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God's Praises Sung; His Works Forgotten.

God's Praises Sung; His Works Forgotten.

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Tbey sang his praise; they soon forgot his works. — Psalm cvl 12, 13

Tbey sang his praise; they soon forgot his works. — Psalm cvl 12, 13

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Published by: GLENN DALE PEASE on Jul 13, 2013
Copyright:Attribution Non-commercial


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GOD'S PRAISES SUG; HIS WORKS FORGOTTE.REV. EDWARD PAYSO, D. D.Tbey sang his praise; they soon forgot his works. — Psalm cvl 12, 13*This was said of that generation of the Israelites, which cameout of Egypt. The chapter which contains the portion of theirhistory here alluded to, begins with rapturous expressions of gratitude, and ends with the murmurs of discontent ; both utteredby the same lips, within the short space of three days. Theirexpressions of gratitude were called forth by that wonderfuldisplay of the divine perfections, which delivered them from thehost of Pharaoh, and destroyed their enemies. Their murmurswere excited by a comparatively trifling inconvenience, which ina few hours was removed. Of persons, whose thanksgivingswere fco quickly, and so easily changed to murmurings, it mightwell be said ; — though they sang God's praises, they soon forgathis works.Unhappily, the Israelites are by no means the only persons,of whom this may, with truth, be said. Their conduct, as heredescribed, affords a striking exemplification of that spuriousgratitude, which often bursts forth in a sudden flash, whendreaded evils are averted, or unexpected favors bestowed ; butexpires with the occasion that gave it birth; a gratitude resem-bling the joy excited in an infant's breast by the gift of someglittering toy, which is received with rapture, and pleases for anvol. in. 70664 god's praises sung;hour; but when the charm of novelty vanishes, is thrown asidewith indifference; and the hand that bestowed it is forgotten.Springing from no higher principle than gratified self love, it isneither acceptable to God, nor productive of obedience to his
laws ; nor does it in any respect really resemble that holy, heaven-born affection, whose language it often borrows, and whosename it assumes. It may be called, distinctively, the gratitudeof sinners ; who, as they love those that love them, will of coursebe grateful to those that are kind to them ; grateful even to Godwhen they view him as kind. When excited by any signaldisplay of his goodness, wisdom, and power, it is often, as inthe case before us, accompanied by other emotions of the samecharacter; by wonder, admiration, joy, and love, which assistto swell the song of praise, but die on the lips that pour it forth.Such is the gratitude, such the emotions with which man toooften receives the blessings, and contemplates the works of hisCreator. Such evidently was the gratitude of the Israelites ;and such, I fear must be added, is much of the gratitude, which,as a community, and as individuals, we have expressed on ourmanual seasons of public thanksgiving.A person unacquainted with human nature, who should wit-ness for the first time some striking exhibition of national grat-itude, would not, indeed, suspect this to be its character. Sucha person, while listening to the rapturous ascriptions of praisepoured forth by the Israelites on the shore of the Red Sea, wouldhave little expected to hear them, within three days, impiouslymurmuring against that God, whose goodness they had so re-cently experienced, and so loudly acknowledged. And as little,perhaps, would such a person be prepared to anticipate thescenes, which usually attend, and follow our days of publicthanksgiving. The day itself, in its approach and commence-ment, would present to his mind an appearance, in no smalldegree imposing, affecting, and even morally sublime. Whenhe read the proclamation of our chief magistrate, enumeratingthe many public and private blessings for which we are indebtedto the unmerited bounty of God ; and calling upon men of allclasses and denominations, to set apart a season, for the expresspurpose of thankfully, and publicly acknowledging his good-ness; — when he saw the appointed day on its arrival usheredin with the solemn stillness of the Sabbath ; and the usually\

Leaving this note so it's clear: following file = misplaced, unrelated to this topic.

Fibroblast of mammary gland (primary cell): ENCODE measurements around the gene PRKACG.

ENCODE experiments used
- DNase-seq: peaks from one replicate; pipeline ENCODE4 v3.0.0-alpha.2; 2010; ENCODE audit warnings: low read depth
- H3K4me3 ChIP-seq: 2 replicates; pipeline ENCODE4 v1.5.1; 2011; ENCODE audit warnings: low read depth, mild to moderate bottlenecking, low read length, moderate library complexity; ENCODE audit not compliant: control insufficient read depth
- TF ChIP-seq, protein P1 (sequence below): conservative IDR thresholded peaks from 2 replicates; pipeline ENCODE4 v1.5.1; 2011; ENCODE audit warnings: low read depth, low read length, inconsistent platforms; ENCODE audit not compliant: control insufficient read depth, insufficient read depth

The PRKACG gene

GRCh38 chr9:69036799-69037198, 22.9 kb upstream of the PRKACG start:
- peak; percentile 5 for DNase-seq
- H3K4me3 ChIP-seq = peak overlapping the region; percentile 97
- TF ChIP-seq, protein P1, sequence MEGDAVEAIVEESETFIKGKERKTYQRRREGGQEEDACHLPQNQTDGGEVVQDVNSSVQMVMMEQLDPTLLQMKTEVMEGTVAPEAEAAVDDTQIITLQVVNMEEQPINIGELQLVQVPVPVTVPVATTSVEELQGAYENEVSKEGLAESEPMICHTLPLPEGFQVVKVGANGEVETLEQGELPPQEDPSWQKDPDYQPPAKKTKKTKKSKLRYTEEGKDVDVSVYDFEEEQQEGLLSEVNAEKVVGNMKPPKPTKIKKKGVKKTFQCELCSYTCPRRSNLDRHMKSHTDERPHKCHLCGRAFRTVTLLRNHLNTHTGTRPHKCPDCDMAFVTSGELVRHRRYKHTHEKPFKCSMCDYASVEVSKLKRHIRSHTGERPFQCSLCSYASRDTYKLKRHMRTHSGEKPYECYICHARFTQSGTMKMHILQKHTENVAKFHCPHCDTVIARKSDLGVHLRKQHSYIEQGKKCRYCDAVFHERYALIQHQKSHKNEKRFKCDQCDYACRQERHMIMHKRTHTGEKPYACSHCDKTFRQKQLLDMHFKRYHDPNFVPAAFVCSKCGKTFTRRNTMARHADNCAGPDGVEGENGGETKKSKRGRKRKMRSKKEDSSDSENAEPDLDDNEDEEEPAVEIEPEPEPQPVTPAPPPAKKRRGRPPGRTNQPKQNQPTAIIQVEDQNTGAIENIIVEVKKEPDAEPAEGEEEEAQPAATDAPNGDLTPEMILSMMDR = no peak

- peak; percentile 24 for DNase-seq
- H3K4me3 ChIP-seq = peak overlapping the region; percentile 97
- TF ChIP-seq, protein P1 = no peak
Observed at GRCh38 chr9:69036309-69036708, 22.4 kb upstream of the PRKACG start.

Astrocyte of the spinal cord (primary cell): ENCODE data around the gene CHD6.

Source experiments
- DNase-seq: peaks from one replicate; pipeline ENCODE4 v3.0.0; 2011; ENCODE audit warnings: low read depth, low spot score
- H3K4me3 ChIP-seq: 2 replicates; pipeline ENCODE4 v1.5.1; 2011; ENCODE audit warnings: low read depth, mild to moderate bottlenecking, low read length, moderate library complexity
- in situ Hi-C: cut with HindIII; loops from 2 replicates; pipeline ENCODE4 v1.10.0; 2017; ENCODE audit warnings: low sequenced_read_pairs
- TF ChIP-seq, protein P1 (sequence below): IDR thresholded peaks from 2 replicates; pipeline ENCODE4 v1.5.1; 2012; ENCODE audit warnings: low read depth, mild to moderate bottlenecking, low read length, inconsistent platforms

HI* WORKS FORGOTTE. 865thronged places of business empty; when he beheld the crowd,which, professedly, enter God's gates with thanksgiving, andhis courts with praise; when his " mind's eye, ,; glancing rapidlyover the State, saw its temples filled, and its inhabitants everywhere engaged in a public act of praise; when he listened tothe sacred songs which burst from every consecrated edifice,expressing nothing but thankfulness, and admiration, and joy ;"-would he not exclaim, — surely this is a grateful people!Here, if no where else, the exhortation of the Psalmist is literallycomplied with. Here, rulers and subjects; legislators and judges; young men and maidens; old men and children; allunite to praise the name of the Lord. Here, at least, his showersof blessing do not descend upon a barren soil ; but his goodnessis suitably felt, acknowledged, and returned. It leads men tolook with an eye of penitence upon the past. It will constrainthem to cheerful and constant obedience in future. The publicsacrifice of thanksgiving in the sanctuary will be succeeded bymore private, but not less acceptable offerings, from each familyaltar; from every house praise will be heard, and incense ascend;and the tide of gratitude, which has flowed deep, and full, and$trong, in the temples of God, will now, divided into manystreams, glide silent and unseen through every heart ; refreshingthe roots of each moral and Christian virtue; and clothing withnew verdure the face of society.Such would, probably, be the expectations of a person unac-quainted with human nature, on witnessing, for die first time,the solemnities of a public thanksgiving. How greatly thenwould he be disappointed and surprised, to find none of his ex*pecfations realized ; to see thousands going from the house of God to indulge in gluttony and excess ; rising from a still loadedtable without even the form of an acknowledgement to Him, onwhose bounty they had feasted; and closing a day consecratedto holy gratitude, in sensual pleasure, and sinful mirth ? Howgreatly would he be surprised on the following day to find, thatevery appearance of thankfulness, and even of regard to our